Debates and Drama at Model UN Conference


During closing ceremonies students are awarded gavels and novels in the place of trophies for their achievements at the SSUNS conference.

Shaker’s trip to Montreal for a Model UN conference was typical.

Shaker students debated global issues. They won awards.

They witnessed a simulated assassination attempt.

Approximately 40 Shaker students participated in the Secondary Schools United Nations Symposium in Montreal Nov. 6-9.

Junior Anav Sood and seniors Jordan Brett, Julian DeGeorgia and William Goodall earned awards at the conference.

“It’s cool meeting people from all over interested in solving global issues,” Brett said, the first place winner for peacemaking in his committee.

“I won an award for advocacy,” said Sood. “Instead of giving a medal or trophy for the top awards, they gave out gavels.”

SSUNS was created based on the United Nations, an organization founded to improve international relations. SSUNS was first held in 1993 and has become the largest Model UN conference in Canada. It had more than 1,000 participants this year. During SSUNS, high school students propose and discuss solutions to global problems.

“I was amazed at how well put together [the conference] was and how much work all our kids put into this,” high school accounting specialist Marian Steenbergh, an escort on the trip, said.

Throughout the conference, students met in groups called committees. Certain committees simulate crisis situations.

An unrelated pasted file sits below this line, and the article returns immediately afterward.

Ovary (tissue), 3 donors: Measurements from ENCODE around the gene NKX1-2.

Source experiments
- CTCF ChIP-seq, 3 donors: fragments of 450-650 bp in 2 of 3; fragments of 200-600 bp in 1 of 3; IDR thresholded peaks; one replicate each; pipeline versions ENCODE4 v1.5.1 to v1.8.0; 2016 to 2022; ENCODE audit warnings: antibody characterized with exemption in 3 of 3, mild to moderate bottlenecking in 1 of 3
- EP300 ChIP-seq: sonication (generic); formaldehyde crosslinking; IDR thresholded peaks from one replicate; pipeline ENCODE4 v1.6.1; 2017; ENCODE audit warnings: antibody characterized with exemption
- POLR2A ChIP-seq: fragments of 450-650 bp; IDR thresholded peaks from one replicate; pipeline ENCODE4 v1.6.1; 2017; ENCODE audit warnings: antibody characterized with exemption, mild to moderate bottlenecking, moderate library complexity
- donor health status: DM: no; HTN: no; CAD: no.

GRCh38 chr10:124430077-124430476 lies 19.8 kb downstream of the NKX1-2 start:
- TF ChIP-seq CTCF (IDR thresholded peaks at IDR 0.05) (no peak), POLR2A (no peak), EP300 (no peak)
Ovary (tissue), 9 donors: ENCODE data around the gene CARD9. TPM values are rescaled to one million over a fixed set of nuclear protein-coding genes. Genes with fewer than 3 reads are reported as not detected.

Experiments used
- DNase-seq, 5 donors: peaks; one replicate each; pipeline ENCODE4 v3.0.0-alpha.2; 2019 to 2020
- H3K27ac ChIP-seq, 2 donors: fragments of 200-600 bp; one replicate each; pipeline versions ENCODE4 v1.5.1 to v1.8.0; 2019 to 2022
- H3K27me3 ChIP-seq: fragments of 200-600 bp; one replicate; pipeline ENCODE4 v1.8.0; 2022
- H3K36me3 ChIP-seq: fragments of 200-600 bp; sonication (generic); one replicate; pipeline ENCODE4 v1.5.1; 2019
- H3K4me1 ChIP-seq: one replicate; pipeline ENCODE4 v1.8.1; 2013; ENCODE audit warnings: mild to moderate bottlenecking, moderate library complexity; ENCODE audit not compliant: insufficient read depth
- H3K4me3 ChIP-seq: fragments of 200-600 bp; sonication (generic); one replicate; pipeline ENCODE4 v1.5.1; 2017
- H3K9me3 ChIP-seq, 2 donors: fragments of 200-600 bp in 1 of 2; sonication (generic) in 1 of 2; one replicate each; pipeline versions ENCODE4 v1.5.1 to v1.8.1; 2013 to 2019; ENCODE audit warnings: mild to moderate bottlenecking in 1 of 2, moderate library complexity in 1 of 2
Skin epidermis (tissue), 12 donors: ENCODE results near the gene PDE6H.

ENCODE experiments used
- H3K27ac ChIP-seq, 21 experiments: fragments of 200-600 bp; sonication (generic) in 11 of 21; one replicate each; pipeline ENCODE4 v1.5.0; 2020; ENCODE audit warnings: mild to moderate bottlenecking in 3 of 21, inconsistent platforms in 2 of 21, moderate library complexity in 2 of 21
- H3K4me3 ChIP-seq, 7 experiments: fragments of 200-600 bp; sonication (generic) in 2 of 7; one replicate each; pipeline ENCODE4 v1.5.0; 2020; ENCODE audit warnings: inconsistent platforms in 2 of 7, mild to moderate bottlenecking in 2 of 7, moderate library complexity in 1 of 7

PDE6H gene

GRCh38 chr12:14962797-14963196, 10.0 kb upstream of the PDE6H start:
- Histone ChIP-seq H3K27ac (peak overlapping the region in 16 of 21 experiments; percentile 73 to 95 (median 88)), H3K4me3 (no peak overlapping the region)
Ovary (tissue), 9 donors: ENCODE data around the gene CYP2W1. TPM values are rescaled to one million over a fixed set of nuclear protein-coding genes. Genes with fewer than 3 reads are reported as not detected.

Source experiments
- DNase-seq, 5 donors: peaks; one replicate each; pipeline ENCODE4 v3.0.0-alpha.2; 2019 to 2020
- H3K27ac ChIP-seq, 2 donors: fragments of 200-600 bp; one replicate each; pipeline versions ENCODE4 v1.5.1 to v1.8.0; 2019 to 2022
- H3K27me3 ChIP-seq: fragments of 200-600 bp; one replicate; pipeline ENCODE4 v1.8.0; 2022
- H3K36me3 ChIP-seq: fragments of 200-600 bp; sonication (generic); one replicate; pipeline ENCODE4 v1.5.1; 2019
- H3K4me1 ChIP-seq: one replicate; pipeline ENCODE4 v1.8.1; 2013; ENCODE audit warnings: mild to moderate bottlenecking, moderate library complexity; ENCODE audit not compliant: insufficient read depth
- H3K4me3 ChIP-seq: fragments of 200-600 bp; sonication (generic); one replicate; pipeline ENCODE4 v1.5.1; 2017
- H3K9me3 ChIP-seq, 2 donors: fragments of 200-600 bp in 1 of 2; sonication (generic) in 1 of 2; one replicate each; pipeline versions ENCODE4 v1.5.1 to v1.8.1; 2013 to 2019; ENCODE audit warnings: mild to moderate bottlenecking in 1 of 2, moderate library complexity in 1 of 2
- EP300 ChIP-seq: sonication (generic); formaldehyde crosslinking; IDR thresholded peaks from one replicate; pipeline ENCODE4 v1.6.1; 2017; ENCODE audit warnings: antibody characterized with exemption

“I was going into one of the sessions to observe,” said Steenbergh. “The people who were running [the session] were staging an assassination attempt on one of the delegates.”

“We were interrogating a possible spy, and someone came in with a toy gun, grabbed her and took her outside,” Sood said.

When the students are not honing their survival skills, they debate issues as delegates representing a country or a character.

“Preparation pretty much consists of previous knowledge of the topic,” said Sood. “And all of the previous experience you’ve had had with public speaking, leading and plain socializing.”

The group is now preparing for its next conference, the Washington Area Model United Nations Conference in March.

“One of my goals as president is to have all our members comfortable speaking publicly, which is one of the skills that Model UN facilitates,” senior Lea Kayali said. “We do this by holding simulations of committee at school, pairing up more experienced members with new members.”

Kayali believes the group can repeat its success in spring.

“I’m incredibly proud of the whole group,” said Kayali. “They never cease to impress me. I can’t wait to see where we go as a club in the future.”

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